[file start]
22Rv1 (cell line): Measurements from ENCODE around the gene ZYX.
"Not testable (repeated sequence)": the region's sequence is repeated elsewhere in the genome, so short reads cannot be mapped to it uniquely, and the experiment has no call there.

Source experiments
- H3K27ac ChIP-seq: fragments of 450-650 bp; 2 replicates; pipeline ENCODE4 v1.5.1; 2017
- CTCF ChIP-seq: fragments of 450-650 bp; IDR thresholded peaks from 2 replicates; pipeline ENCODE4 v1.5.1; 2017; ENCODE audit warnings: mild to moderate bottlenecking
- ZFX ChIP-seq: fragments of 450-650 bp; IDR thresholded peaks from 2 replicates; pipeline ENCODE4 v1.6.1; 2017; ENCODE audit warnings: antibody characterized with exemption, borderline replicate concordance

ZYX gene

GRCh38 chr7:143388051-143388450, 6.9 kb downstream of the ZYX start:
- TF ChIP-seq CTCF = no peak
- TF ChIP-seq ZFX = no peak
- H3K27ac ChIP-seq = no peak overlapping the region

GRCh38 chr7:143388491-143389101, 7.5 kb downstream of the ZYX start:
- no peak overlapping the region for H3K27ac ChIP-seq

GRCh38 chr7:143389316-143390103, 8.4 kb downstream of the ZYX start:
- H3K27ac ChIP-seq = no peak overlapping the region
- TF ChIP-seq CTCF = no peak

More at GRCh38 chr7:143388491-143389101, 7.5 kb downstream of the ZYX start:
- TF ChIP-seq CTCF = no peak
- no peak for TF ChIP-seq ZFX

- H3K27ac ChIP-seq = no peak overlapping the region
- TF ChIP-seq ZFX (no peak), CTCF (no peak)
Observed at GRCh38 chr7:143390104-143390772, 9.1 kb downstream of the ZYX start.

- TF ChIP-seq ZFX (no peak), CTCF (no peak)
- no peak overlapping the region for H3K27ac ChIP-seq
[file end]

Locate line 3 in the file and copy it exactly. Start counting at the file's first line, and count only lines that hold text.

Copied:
Source experiments